THE SIGN BROTHERS | Process Improvement, Lean Culture
Justin and Michael Seibert knew that Athens, Georgia was a place they wanted to lay down roots. After talking with a family friend who owned a sign manufacturing business, they determined their skill set and business outlook was a good match for the industry. So seven years ago, they opened The Sign Brothers, a custom sign manufacturing business within the community.
The Sign Brothers employs 13 people and offers a large variety of signs. From vehicle wraps to building signs to freestanding structures, each sign type requires a different timeframe for production and a unique technique to produce. A few months ago they realized the large number of SKUs required for their product line was beginning to cause problems. The brothers knew it was important to get ahead of these issues in order to continue to thrive.
At the time, Justin and Michael were working with the University of Georgia’s Small Business Development Center (SBDC) on business initiatives. They began talking with their contact about their processes and it was during one of these conversations that they were put in touch with Bill Nusbaum, Northeast region manager, and Paul Todd, project manager, for the Georgia Manufacturing Extension Partnership (GaMEP) at Georgia Tech. After an initial conversation, Todd visited the plant, observed their processes over several days, and talked with many of the employees. He also took the team through a series of training exercises to demonstrate the basics of lean flow, including how to make changes that affect processes, why these changes are important, and the outcome they can have on a business.
Justin and Michael wanted to make a company-wide effort that empowered employees to initiate and participate in changes that would make a difference. They decided the most effective way to do so would be start with the items that were the easiest to fix or those that could have long-term impacts on their day-to-day operations.
The Sign Brothers were experiencing an issue with misplaced tools. The production and installation departments were sharing the same tools, causing instruments to be unavailable when needed. The team purchased a second set, designating one for the production room and one for the installers’ truck. This small change completely eliminated the problem.
The production manager was spending 30 minutes every morning developing a white board detailing which projects had been completed the day before and those that needed to be worked on that day. This process was time-consuming and allowed too great an opportunity for human error. The team wanted to eliminate the transposition errors that were causing jobs to get lost or behind schedule. They began researching the concept of Kanban boards, a visual aid to represent work items in the production process. They studied examples and interpreted them to meet their needs. By creating a temporary visual board with Post-It Notes, they were able to map out their process and conduct live tests, making changes as needed. Once the new system was established, they created a permanent color-coded magnetic board, where each magnet color represented a sales person and was moved across the board based on where their project was within the process.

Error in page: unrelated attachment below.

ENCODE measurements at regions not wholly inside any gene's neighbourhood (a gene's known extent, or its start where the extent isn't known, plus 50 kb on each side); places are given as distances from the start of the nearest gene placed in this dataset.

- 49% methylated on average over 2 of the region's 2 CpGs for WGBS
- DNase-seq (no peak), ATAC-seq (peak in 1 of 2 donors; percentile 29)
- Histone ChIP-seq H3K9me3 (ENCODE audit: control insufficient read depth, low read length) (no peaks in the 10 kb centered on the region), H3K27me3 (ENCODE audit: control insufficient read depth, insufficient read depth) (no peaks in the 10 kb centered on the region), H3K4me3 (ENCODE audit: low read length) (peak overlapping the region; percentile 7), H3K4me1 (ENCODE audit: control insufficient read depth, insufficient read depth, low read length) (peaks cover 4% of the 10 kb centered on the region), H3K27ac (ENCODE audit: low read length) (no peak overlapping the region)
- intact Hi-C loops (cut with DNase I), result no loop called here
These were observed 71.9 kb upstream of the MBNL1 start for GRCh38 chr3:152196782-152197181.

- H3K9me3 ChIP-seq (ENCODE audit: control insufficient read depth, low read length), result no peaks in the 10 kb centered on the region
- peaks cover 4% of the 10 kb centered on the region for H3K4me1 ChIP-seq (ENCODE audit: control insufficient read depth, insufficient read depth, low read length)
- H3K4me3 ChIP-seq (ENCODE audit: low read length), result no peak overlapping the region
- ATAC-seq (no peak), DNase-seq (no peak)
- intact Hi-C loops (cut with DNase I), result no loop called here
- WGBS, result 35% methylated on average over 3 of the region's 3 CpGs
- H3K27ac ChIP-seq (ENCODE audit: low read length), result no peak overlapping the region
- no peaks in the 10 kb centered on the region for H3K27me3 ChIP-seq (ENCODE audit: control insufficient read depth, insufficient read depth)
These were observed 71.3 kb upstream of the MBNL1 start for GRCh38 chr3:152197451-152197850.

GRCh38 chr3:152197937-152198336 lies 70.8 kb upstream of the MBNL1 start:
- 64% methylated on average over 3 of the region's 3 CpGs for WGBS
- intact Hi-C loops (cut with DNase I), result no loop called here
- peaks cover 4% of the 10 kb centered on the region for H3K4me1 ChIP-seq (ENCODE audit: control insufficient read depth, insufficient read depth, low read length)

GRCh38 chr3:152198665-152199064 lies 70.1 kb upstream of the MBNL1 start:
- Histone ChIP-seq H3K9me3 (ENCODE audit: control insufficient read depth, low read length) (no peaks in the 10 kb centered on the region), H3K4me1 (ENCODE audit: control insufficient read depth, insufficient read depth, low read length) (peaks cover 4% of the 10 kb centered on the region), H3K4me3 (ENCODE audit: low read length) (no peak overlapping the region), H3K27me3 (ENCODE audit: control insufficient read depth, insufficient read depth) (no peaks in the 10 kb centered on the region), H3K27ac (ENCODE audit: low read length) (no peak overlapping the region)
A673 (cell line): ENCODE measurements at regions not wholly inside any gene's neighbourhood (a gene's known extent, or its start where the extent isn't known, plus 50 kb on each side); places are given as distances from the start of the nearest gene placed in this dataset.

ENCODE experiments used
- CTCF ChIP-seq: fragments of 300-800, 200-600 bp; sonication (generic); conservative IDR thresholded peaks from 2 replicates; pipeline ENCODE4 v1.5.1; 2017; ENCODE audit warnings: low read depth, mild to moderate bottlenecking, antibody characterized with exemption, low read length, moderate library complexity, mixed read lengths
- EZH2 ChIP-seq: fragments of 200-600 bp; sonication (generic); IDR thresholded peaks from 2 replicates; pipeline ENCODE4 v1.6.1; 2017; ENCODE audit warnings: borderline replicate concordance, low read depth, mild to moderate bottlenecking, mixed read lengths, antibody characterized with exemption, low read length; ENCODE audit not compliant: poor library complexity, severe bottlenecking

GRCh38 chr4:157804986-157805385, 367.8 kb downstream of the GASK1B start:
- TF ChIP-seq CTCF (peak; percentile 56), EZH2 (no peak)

They then used this board to expand upon their visual management system. By creating a two-month calendar and entering and assigning deadlines to all jobs, they were able to more accurately tell customers when their job would be finished. This reduced the divergence of projects in queue from eight percent of all projects to almost zero. Additionally this planning allowed The Sign Brothers to more accurately work yearly repeat projects into the production schedule which cut completion time in half, from six weeks to three weeks.
Finally, the team tackled the issue of waste management within the organization. Due to building layout, the dumpster and recycling bin were located far from the work area. This caused scrap to be piled high in trash cans and only taken out when it was getting out of hand. As a solution, the team purchased a trailer that they keep by the back door as a holding area for trash. Twice a week they attach the trailer to a truck and drive it over to the receptacles.
Currently, the brothers are reading The Toyota Way and are exploring ways to rearrange their floor plan and implement just-in-time production to reduce in process inventory. Additionally, the team is breaking their production process into two tracks, so that different size orders can run on separate production lines, permitting different lead times and a more organized system.
Since meeting with the GaMEP, The Sign Brothers have:
- Strategically solved problems and encouraged team members to make changes
- Eliminated issues with misplaced tools
- Been able to accurately tell customers when their jobs would be complete, including reducing repeat, yearly projects from a six-week turnaround to three weeks
- Reduced projects getting lost or off-track in the queue from eight percent of all projects to almost zero
- Streamlined the process to move scrap from inside the building to the dumpster and recycling bin, eliminating pile up
- Begun to break their production lines into two tracks, allowing for smaller and easier signs to move through production more quickly than before and establishing different lead times for each type of job
“Georgia Tech gave us some great ideas and some great advice. By listening to them and implementing some small changes, we were able to make immediate impact on our business” Justin said.